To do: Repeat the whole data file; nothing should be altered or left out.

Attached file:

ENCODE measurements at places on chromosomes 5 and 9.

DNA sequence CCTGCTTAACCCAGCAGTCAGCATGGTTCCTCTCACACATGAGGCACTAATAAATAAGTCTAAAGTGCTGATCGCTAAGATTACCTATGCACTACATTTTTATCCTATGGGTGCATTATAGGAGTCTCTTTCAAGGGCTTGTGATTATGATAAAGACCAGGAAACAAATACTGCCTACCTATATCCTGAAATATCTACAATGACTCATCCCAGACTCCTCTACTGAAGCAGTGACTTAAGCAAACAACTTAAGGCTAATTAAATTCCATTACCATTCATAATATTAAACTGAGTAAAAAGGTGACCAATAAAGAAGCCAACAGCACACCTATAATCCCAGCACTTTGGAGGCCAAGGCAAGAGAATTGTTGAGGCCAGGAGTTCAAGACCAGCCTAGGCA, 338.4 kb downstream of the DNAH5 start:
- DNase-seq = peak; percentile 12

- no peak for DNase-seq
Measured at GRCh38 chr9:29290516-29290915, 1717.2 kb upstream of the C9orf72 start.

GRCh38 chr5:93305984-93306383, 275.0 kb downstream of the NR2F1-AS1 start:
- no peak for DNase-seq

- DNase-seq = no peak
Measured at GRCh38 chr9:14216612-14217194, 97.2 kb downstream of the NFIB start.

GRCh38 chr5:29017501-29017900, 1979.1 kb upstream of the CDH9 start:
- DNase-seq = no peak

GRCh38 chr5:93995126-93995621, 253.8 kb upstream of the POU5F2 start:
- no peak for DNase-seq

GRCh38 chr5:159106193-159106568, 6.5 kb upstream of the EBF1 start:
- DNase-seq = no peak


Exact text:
ENCODE measurements at places on chromosomes 5 and 9.

DNA sequence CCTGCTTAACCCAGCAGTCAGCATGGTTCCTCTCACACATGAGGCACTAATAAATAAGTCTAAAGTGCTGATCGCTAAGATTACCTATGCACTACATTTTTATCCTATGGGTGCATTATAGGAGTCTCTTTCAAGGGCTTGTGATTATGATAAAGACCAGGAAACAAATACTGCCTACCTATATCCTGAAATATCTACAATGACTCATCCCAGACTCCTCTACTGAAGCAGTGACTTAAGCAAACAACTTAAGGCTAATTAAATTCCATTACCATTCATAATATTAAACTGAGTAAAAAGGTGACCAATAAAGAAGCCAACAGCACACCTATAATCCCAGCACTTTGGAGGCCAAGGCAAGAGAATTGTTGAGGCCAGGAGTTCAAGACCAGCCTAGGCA, 338.4 kb downstream of the DNAH5 start:
- DNase-seq = peak; percentile 12

- no peak for DNase-seq
Measured at GRCh38 chr9:29290516-29290915, 1717.2 kb upstream of the C9orf72 start.

GRCh38 chr5:93305984-93306383, 275.0 kb downstream of the NR2F1-AS1 start:
- no peak for DNase-seq

- DNase-seq = no peak
Measured at GRCh38 chr9:14216612-14217194, 97.2 kb downstream of the NFIB start.

GRCh38 chr5:29017501-29017900, 1979.1 kb upstream of the CDH9 start:
- DNase-seq = no peak

GRCh38 chr5:93995126-93995621, 253.8 kb upstream of the POU5F2 start:
- no peak for DNase-seq

GRCh38 chr5:159106193-159106568, 6.5 kb upstream of the EBF1 start:
- DNase-seq = no peak